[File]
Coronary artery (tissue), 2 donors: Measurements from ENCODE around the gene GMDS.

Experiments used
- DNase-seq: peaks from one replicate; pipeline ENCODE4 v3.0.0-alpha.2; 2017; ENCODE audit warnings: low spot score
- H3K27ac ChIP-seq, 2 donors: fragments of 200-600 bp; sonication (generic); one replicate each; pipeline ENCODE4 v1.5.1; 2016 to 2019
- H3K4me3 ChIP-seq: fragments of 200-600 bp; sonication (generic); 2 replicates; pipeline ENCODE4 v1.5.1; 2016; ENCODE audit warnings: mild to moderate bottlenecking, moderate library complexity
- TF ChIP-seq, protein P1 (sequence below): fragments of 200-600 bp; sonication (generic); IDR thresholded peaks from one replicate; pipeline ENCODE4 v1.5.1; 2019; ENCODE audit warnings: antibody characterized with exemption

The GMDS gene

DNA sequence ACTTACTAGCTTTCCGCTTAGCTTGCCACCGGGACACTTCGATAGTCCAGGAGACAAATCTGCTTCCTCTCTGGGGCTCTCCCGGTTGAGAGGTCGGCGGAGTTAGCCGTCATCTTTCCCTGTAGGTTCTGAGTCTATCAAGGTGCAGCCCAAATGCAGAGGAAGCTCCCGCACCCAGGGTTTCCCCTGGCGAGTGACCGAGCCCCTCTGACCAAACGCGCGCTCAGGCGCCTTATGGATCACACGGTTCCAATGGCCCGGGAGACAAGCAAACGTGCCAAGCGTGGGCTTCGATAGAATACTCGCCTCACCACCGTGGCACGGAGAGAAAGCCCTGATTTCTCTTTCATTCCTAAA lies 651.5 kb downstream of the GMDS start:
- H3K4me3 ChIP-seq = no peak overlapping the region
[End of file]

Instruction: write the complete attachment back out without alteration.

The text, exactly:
Coronary artery (tissue), 2 donors: Measurements from ENCODE around the gene GMDS.

Experiments used
- DNase-seq: peaks from one replicate; pipeline ENCODE4 v3.0.0-alpha.2; 2017; ENCODE audit warnings: low spot score
- H3K27ac ChIP-seq, 2 donors: fragments of 200-600 bp; sonication (generic); one replicate each; pipeline ENCODE4 v1.5.1; 2016 to 2019
- H3K4me3 ChIP-seq: fragments of 200-600 bp; sonication (generic); 2 replicates; pipeline ENCODE4 v1.5.1; 2016; ENCODE audit warnings: mild to moderate bottlenecking, moderate library complexity
- TF ChIP-seq, protein P1 (sequence below): fragments of 200-600 bp; sonication (generic); IDR thresholded peaks from one replicate; pipeline ENCODE4 v1.5.1; 2019; ENCODE audit warnings: antibody characterized with exemption

The GMDS gene

DNA sequence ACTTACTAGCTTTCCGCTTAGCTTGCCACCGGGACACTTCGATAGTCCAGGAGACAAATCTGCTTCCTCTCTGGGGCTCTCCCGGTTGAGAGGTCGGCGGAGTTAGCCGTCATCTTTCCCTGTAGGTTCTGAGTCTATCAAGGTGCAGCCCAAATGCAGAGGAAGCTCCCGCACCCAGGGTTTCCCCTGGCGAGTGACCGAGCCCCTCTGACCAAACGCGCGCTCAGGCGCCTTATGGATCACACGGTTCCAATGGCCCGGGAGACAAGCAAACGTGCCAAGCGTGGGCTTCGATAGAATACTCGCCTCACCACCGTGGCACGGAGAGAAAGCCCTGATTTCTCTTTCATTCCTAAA lies 651.5 kb downstream of the GMDS start:
- H3K4me3 ChIP-seq = no peak overlapping the region